I chose the challenging route to the mailbox this morning. I second-guessed my decision several times in the middle of the field. Should I turn back? Give up? But I kept going. Soon the goal was closer than my starting point, so I kept trudging.

And so it is when we break trail. We begin with a goal in mind, one that we know will be a challenge to achieve. As we take each difficult step, we wonder, “Should I turn back? Should I just give up?” But we keep trudging, and soon the goal becomes closer than the starting point.

And the next trip is always much easier.


6 fun words to say and think about


When I was a kid, everyone wore thongs in the summer: to the beach, to school, even to church sometimes. Mind you, thongs then looked like the picture to the left.

Over time words change in meaning. “We had a gay time on our cruise” had a different meaning in 1950 than it does today. Thong is one of those words. Today, thong means something completely different (no, I’m not putting in a picture) and people under a certain age have never heard the previous meaning. My husband still hasn’t adapted to the new use of thong, and often uses it to refer to flip-flops. This prompts looks of astonishment on the faces of my kids’ friends when he roams around the house looking for his footwear and calling out, “Has anyone seen my thongs?” Hilarious.


I was an exchange student in Mexico when I was a teenager. One day the Spanish-speaking girls in my class pointed to a picture of an inflatable raft and asked me what the word for it was in English. “Rubberboat,” I said. They burst into laughter. “What?” they said. “Rubberboat,” I repeated. They fell apart all over again. “Say it again,” they said. “Say it again.” Every time I said “rubberboat,” they could not contain their laughter.

Think about it. Say it out loud to yourself. You can see how it would sound ridiculous to someone unfamiliar with our language. Rubberboat. It’s funny.


I love this word. It’s so visual and carries such clear meaning. When someone uses this word, you can visualize the recoil reaction to shocking news. The gob of shocking news hurls through the air and, smack, hits the person. Recoil. Love that.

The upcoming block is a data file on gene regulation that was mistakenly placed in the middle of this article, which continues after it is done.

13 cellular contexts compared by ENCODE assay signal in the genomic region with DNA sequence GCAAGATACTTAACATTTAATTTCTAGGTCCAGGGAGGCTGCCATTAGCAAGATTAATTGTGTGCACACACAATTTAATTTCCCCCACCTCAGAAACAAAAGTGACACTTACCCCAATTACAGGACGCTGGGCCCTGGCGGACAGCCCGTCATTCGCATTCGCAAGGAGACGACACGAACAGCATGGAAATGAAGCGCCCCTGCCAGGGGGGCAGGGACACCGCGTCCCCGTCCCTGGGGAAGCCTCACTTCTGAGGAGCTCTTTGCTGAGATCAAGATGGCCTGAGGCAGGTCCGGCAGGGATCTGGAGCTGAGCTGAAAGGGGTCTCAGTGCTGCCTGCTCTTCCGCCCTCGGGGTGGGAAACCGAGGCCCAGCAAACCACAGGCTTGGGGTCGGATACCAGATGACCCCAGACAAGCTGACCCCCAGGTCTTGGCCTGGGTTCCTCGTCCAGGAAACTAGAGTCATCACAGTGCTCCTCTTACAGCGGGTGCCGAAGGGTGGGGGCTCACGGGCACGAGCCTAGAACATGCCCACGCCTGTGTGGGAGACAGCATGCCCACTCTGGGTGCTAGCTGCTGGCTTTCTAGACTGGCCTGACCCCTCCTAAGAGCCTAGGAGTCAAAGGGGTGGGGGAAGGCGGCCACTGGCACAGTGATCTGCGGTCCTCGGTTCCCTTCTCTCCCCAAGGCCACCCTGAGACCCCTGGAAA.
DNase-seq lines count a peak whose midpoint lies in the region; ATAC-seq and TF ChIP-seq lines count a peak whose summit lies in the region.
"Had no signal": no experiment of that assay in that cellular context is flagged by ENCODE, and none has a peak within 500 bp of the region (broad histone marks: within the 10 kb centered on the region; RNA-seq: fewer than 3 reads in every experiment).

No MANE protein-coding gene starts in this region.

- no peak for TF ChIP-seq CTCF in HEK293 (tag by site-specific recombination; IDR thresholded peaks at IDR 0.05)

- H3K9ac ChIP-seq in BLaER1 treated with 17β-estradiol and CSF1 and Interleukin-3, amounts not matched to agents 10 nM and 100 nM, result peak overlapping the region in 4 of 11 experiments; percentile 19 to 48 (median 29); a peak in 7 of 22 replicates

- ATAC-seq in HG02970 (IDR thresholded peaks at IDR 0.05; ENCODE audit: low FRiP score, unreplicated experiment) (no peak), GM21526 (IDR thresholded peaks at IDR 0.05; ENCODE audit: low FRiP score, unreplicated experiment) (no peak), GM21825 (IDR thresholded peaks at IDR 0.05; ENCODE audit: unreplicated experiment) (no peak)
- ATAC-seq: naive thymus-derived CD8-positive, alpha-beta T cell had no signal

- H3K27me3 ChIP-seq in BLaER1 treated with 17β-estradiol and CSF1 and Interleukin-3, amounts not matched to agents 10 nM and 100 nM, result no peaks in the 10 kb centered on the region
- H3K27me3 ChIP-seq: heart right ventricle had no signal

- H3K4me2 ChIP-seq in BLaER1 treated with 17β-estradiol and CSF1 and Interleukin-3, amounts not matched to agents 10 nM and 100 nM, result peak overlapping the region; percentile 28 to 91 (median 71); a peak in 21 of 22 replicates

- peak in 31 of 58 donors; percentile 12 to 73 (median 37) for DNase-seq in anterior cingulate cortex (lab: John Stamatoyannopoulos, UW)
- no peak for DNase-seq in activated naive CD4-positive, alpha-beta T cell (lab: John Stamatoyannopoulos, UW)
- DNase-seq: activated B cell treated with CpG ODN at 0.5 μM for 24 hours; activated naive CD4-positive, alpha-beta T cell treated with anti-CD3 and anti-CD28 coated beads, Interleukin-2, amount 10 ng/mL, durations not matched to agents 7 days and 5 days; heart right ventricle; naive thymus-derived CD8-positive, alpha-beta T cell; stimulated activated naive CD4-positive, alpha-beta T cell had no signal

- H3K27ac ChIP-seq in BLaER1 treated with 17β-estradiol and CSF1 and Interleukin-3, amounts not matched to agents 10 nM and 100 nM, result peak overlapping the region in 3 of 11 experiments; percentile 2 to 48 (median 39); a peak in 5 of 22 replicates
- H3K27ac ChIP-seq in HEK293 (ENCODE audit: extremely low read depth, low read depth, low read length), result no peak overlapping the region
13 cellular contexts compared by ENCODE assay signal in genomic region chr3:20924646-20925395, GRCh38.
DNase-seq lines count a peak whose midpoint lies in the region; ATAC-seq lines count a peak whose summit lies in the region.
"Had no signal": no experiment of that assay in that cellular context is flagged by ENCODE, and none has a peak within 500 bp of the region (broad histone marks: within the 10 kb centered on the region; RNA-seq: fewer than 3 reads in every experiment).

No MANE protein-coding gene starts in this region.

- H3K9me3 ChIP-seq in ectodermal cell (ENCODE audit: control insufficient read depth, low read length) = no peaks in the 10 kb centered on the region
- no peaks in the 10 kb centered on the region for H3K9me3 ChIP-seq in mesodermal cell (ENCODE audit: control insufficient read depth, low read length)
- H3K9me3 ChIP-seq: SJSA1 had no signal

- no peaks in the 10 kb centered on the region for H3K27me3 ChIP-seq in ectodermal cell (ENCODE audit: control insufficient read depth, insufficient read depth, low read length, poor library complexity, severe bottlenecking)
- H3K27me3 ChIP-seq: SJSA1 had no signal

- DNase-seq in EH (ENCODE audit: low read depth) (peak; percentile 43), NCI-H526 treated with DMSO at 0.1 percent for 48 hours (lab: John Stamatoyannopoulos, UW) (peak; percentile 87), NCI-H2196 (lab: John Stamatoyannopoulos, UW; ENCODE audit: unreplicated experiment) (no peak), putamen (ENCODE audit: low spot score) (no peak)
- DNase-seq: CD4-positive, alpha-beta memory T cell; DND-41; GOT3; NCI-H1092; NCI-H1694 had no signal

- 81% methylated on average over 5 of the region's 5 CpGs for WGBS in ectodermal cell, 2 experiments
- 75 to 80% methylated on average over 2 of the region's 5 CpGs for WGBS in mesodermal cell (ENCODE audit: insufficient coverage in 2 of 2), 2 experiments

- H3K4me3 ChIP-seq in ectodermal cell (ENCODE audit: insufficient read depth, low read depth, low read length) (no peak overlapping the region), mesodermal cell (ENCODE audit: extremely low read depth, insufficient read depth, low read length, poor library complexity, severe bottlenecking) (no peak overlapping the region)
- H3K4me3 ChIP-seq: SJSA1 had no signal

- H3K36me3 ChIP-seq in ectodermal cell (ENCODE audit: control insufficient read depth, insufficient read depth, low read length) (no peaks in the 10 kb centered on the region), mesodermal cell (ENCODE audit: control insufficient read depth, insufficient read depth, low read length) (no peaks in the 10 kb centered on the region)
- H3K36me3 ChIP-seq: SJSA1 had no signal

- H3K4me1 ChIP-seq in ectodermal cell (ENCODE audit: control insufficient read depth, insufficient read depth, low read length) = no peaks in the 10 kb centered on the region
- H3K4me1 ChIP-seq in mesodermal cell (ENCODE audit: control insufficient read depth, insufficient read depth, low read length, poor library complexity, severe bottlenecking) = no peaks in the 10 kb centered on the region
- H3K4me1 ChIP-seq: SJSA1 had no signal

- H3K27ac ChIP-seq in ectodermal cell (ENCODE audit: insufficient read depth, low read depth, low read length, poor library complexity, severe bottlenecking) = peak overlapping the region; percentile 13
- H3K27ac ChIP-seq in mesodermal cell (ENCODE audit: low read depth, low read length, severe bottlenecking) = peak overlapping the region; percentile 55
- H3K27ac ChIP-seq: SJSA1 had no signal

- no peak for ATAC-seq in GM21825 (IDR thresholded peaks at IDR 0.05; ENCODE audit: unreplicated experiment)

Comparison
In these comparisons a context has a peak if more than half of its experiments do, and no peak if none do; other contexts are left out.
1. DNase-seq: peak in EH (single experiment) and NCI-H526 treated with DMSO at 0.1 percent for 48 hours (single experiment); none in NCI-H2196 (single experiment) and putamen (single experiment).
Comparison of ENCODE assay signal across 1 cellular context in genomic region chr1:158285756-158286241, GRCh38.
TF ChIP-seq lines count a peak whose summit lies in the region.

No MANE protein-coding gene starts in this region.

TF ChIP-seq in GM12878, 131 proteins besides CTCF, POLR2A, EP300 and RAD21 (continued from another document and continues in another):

My daughter offered this one, and I agree. Lollipop is just fun to say. The “lolli” loiters on the tongue in a rolling ell kind of way, and then you pop the last syllable. You could say lollipop, but why would you when you could say lolliPOP.


I read somewhere that comedians use words with a “k” sound, because they are funnier than other words. The word pickle makes me laugh, and maybe the “k” has something to do with it. The pop of the “p” followed by the “k” just sounds funny. Also, when someone is “in a pickle” it usually means a person has put themselves in an awkward situation because of a poor choice. Usually we (a) have made the same mistake ourselves, or (b) we imagine we would make the same mistake under similar circumstances, so we empathize.  “Oh, that person is in a pickle,” we say, shaking our heads.  We chuckle.


I wonder who the first person was to use the word “ruffle.” What prompted the word, and did he/she immediately realize it was the perfect word? It so aptly suits what it describes. Again, it’s visual. You see the flounciness of whatever it describes. It’s auditory, too. When feathers ruffle, you hear the disturbance.

This word sticks with me, too, because of Margaret Laurence. In her great book, The Stone Angel, she describes a character named Arlene as being “all ruffles.” Arlene is not a common name, so when I come across a character with it, I take it rather personally. Arlene, all ruffles? I’ll tell you, my feathers ruffled over that.

Those are my fun words. What are yours?